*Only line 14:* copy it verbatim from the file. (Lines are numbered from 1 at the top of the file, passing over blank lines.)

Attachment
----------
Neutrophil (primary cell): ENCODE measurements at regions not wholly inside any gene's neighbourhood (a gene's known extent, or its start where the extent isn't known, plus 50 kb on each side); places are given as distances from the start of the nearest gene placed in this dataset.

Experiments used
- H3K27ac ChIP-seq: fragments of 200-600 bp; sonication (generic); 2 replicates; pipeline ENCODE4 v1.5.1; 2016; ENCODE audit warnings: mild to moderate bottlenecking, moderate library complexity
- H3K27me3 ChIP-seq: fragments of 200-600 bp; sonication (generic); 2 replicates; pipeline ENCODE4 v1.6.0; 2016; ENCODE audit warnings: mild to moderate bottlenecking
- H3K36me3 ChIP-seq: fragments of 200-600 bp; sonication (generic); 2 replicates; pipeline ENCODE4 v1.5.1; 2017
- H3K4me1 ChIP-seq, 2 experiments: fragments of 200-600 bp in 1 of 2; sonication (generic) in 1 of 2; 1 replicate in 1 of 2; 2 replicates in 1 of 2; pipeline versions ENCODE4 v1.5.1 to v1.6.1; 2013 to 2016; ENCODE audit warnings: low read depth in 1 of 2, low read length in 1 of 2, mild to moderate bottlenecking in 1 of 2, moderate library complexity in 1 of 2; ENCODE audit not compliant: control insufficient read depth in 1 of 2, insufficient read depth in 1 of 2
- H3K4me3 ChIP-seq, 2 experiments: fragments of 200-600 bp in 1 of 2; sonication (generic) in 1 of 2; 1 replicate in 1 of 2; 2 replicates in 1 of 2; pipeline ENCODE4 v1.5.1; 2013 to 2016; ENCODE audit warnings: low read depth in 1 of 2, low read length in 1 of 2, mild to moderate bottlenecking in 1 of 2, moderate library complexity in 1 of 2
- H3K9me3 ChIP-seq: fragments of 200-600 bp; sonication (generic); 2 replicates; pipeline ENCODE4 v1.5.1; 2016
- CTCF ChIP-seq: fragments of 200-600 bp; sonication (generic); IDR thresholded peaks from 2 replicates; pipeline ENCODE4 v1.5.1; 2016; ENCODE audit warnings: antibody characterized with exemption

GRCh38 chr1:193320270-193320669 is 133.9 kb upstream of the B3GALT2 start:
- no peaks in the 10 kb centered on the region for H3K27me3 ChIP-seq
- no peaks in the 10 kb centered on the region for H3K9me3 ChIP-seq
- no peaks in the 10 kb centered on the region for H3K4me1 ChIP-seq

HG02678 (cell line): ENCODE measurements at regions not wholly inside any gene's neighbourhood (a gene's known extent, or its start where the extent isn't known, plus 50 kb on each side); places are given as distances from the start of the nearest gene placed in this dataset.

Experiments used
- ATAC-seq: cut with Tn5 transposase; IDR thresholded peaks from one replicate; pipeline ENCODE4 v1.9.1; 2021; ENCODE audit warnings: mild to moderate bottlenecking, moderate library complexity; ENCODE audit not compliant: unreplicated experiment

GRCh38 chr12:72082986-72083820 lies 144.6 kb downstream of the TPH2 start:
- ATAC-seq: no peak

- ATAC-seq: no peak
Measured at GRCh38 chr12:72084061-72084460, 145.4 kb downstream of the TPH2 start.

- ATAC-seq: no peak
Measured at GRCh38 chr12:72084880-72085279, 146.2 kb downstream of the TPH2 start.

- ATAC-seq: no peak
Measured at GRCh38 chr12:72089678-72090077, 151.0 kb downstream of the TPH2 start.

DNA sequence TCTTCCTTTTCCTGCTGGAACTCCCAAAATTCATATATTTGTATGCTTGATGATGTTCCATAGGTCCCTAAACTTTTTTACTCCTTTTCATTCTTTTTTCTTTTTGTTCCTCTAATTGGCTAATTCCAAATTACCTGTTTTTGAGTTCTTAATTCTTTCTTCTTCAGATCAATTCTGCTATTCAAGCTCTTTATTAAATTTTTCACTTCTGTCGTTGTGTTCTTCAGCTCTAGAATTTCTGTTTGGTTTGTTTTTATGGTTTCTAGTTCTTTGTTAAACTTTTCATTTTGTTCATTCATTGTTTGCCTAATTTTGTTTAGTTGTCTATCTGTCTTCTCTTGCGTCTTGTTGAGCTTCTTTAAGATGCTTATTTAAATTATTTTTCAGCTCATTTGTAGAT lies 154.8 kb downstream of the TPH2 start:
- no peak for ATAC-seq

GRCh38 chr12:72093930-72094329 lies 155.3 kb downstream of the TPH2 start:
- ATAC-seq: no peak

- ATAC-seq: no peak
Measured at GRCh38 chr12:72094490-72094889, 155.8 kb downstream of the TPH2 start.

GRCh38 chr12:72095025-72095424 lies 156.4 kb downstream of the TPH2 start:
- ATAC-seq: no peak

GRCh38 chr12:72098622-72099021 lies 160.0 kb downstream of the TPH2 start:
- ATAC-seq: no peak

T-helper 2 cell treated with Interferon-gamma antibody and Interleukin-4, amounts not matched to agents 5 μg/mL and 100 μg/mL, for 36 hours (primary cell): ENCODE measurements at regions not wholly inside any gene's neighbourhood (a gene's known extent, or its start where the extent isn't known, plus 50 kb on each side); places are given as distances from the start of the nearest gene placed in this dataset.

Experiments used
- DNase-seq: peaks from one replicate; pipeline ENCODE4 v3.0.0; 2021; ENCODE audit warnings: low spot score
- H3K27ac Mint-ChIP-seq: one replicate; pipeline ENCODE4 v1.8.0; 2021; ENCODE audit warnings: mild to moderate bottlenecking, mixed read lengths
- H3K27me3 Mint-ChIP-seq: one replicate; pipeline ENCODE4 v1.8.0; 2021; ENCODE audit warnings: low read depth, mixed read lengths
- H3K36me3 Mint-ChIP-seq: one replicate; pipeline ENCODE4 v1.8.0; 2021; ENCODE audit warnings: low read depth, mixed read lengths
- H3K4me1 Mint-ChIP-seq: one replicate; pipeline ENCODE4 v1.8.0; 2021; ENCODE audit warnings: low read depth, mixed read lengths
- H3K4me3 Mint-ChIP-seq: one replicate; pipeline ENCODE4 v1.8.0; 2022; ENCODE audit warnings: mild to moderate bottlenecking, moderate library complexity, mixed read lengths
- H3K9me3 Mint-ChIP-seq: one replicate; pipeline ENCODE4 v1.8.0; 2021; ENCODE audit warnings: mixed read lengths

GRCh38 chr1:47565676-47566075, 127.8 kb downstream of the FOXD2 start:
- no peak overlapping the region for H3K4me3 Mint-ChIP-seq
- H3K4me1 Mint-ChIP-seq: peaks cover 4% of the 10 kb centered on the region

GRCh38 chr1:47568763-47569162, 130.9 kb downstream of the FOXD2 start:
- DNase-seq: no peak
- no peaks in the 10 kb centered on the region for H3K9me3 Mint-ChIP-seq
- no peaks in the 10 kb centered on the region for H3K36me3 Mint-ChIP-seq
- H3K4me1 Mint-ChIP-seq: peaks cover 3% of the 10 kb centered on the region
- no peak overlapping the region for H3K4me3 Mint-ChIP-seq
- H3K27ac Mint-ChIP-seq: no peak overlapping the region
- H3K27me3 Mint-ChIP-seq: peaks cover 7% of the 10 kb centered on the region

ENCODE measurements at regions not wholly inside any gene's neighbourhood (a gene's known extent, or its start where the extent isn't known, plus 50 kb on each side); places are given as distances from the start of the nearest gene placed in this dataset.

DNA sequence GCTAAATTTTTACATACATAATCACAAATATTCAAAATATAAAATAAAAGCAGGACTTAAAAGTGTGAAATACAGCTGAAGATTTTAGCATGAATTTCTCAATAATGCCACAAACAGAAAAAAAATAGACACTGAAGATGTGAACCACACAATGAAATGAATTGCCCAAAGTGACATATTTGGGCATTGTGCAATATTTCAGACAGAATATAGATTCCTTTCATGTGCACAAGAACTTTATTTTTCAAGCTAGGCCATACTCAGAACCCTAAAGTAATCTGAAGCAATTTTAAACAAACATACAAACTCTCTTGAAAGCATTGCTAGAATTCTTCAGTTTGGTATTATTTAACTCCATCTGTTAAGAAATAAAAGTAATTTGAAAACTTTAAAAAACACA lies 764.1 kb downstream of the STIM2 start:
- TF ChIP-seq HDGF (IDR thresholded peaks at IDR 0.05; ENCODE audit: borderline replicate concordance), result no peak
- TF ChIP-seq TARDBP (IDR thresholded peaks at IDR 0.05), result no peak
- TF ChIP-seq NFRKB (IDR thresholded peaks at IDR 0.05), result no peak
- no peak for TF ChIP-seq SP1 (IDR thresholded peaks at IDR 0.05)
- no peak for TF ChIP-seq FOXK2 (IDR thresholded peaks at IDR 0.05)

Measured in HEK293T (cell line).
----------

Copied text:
HG02678 (cell line): ENCODE measurements at regions not wholly inside any gene's neighbourhood (a gene's known extent, or its start where the extent isn't known, plus 50 kb on each side); places are given as distances from the start of the nearest gene placed in this dataset.